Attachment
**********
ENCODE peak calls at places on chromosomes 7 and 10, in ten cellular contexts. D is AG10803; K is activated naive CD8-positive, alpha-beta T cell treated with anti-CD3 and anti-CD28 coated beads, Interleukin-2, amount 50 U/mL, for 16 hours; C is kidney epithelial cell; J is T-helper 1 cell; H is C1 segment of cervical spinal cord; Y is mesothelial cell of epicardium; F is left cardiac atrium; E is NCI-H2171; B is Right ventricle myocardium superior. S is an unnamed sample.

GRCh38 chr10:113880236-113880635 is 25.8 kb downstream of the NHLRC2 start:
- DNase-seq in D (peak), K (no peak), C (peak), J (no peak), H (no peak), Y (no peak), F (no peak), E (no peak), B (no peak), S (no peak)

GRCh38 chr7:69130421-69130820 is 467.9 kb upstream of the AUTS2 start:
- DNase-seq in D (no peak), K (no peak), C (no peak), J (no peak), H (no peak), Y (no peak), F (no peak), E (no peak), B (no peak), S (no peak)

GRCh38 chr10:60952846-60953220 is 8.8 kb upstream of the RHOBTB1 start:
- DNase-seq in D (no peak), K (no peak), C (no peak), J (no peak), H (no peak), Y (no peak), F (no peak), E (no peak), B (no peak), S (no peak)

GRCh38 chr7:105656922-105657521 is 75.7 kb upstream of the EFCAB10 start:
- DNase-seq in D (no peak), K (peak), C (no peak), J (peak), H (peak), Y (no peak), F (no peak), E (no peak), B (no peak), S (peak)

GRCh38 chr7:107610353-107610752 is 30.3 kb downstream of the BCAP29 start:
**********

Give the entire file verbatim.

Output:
ENCODE peak calls at places on chromosomes 7 and 10, in ten cellular contexts. D is AG10803; K is activated naive CD8-positive, alpha-beta T cell treated with anti-CD3 and anti-CD28 coated beads, Interleukin-2, amount 50 U/mL, for 16 hours; C is kidney epithelial cell; J is T-helper 1 cell; H is C1 segment of cervical spinal cord; Y is mesothelial cell of epicardium; F is left cardiac atrium; E is NCI-H2171; B is Right ventricle myocardium superior. S is an unnamed sample.

GRCh38 chr10:113880236-113880635 is 25.8 kb downstream of the NHLRC2 start:
- DNase-seq in D (peak), K (no peak), C (peak), J (no peak), H (no peak), Y (no peak), F (no peak), E (no peak), B (no peak), S (no peak)

GRCh38 chr7:69130421-69130820 is 467.9 kb upstream of the AUTS2 start:
- DNase-seq in D (no peak), K (no peak), C (no peak), J (no peak), H (no peak), Y (no peak), F (no peak), E (no peak), B (no peak), S (no peak)

GRCh38 chr10:60952846-60953220 is 8.8 kb upstream of the RHOBTB1 start:
- DNase-seq in D (no peak), K (no peak), C (no peak), J (no peak), H (no peak), Y (no peak), F (no peak), E (no peak), B (no peak), S (no peak)

GRCh38 chr7:105656922-105657521 is 75.7 kb upstream of the EFCAB10 start:
- DNase-seq in D (no peak), K (peak), C (no peak), J (peak), H (peak), Y (no peak), F (no peak), E (no peak), B (no peak), S (peak)

GRCh38 chr7:107610353-107610752 is 30.3 kb downstream of the BCAP29 start: